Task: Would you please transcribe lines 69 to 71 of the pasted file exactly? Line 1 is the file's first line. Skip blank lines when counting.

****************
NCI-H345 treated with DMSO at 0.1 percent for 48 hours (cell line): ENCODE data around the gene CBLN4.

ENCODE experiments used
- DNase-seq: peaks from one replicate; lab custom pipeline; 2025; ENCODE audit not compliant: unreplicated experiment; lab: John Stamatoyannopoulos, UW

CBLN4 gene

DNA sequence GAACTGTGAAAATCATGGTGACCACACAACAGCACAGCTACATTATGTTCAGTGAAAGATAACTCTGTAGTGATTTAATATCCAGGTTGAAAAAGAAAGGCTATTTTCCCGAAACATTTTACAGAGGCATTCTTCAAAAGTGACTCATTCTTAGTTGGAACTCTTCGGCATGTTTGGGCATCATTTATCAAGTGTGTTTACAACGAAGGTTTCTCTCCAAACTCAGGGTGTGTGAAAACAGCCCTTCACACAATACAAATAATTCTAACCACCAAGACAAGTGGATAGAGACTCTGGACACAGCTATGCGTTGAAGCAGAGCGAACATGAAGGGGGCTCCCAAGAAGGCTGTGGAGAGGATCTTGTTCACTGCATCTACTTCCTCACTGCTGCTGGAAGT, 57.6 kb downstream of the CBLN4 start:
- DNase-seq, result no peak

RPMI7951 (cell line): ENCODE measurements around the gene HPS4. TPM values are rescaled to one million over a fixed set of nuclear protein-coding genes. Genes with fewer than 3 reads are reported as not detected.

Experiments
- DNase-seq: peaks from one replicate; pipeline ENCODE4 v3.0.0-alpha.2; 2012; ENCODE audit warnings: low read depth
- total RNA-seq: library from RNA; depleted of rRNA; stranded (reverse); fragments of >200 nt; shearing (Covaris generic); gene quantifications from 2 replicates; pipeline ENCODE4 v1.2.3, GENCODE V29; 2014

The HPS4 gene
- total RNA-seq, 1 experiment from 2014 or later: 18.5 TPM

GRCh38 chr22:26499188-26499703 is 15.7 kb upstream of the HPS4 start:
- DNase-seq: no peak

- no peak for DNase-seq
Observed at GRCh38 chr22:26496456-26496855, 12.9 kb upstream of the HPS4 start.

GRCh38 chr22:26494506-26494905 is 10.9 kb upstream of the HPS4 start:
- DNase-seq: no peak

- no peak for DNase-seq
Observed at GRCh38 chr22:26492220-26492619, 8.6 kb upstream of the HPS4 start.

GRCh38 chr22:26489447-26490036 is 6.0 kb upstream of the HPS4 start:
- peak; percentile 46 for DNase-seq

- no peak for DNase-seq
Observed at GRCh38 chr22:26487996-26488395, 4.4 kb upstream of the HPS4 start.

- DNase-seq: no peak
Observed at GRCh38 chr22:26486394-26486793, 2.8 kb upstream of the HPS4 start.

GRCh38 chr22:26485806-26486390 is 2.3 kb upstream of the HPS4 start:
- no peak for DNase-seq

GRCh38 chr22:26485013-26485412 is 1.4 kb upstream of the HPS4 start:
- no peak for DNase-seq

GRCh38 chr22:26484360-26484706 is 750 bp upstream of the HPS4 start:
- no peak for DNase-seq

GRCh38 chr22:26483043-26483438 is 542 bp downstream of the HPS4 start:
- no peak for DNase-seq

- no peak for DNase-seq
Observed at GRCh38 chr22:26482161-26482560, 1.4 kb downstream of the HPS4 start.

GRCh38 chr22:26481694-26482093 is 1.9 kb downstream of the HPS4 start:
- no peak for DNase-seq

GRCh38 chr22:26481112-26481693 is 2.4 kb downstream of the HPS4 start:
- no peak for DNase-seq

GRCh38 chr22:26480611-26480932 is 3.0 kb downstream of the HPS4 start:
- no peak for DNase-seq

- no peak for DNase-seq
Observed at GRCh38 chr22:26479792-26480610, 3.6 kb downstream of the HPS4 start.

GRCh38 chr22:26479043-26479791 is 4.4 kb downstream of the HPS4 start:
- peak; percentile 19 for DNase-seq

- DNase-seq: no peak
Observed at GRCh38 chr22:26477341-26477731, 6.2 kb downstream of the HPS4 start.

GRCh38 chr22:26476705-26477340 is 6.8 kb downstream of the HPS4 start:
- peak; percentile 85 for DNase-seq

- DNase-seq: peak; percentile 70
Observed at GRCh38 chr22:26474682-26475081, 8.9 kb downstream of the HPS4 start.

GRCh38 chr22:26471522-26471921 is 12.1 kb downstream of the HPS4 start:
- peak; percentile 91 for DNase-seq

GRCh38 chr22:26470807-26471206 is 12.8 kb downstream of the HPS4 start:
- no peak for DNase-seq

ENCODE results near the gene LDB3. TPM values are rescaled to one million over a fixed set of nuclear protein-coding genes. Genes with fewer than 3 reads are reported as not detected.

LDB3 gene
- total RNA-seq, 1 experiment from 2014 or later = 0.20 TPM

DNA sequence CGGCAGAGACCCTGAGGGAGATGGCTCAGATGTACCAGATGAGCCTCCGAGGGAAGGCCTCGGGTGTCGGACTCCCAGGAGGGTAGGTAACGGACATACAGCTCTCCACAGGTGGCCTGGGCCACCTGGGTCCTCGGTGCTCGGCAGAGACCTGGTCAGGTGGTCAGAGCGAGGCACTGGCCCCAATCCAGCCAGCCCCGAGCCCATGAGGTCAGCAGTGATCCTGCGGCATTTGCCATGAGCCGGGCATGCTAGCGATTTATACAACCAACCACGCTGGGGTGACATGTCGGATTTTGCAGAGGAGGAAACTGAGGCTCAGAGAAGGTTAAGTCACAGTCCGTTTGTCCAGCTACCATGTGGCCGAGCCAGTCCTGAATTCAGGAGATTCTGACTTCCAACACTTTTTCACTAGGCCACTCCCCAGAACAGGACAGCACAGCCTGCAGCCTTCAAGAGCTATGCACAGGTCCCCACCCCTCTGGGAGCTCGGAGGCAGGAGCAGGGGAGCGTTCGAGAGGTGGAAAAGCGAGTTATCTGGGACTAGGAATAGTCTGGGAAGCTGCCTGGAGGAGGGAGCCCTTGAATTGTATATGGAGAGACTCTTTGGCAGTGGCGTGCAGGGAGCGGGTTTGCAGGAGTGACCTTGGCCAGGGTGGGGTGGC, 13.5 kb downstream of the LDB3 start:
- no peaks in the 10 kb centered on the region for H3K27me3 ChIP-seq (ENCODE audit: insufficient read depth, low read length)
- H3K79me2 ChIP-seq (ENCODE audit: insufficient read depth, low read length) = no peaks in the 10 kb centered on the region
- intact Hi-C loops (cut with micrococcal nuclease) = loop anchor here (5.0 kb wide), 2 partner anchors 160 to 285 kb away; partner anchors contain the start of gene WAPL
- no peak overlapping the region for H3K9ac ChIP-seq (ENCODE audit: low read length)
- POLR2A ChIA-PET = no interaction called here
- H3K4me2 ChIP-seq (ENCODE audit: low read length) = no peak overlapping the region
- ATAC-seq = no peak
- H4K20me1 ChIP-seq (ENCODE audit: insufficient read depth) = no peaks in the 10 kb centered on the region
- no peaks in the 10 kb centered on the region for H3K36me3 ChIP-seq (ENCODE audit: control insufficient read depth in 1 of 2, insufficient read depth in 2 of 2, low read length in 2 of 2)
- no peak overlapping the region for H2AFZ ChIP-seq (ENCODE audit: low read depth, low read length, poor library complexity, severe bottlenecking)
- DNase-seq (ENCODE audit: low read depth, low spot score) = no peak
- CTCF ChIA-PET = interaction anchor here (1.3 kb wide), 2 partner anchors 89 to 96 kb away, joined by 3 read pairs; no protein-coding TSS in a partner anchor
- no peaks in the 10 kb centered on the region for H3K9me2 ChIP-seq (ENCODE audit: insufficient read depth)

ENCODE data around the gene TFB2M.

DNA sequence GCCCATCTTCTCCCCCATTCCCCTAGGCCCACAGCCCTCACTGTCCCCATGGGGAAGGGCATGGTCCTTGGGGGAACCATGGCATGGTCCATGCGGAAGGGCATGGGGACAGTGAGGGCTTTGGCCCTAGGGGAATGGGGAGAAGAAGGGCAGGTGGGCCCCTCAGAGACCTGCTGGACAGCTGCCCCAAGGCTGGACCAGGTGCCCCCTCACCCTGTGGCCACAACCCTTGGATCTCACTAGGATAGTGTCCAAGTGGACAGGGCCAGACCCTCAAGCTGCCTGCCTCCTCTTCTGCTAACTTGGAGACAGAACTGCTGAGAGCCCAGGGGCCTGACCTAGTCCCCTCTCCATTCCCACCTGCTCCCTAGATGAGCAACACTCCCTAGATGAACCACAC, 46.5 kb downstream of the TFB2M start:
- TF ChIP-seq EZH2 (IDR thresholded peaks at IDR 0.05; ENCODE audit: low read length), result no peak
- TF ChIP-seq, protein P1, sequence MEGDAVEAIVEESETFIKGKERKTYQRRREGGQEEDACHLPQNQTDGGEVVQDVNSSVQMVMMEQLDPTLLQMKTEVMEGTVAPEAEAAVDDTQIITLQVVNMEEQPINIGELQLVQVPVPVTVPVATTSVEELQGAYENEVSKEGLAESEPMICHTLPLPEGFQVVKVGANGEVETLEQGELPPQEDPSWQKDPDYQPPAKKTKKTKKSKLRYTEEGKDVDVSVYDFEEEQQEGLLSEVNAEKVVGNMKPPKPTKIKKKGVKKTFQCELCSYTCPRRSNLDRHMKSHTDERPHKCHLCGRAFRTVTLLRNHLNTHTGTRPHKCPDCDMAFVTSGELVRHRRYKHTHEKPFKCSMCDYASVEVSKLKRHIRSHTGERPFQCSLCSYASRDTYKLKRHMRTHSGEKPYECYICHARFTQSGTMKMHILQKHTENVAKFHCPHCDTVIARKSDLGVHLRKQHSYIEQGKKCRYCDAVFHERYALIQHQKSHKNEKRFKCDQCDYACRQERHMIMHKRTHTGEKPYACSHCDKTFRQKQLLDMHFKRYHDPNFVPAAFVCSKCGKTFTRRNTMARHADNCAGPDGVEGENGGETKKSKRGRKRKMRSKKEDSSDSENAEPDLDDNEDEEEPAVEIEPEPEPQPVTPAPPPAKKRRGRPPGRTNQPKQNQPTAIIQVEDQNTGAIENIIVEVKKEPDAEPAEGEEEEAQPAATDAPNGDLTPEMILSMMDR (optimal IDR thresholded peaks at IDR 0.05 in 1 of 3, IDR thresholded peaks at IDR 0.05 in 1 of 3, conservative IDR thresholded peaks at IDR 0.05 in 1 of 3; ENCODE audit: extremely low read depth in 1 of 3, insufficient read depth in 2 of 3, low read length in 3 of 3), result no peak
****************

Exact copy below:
- no peaks in the 10 kb centered on the region for H3K36me3 ChIP-seq (ENCODE audit: control insufficient read depth in 1 of 2, insufficient read depth in 2 of 2, low read length in 2 of 2)
- no peak overlapping the region for H2AFZ ChIP-seq (ENCODE audit: low read depth, low read length, poor library complexity, severe bottlenecking)
- DNase-seq (ENCODE audit: low read depth, low spot score) = no peak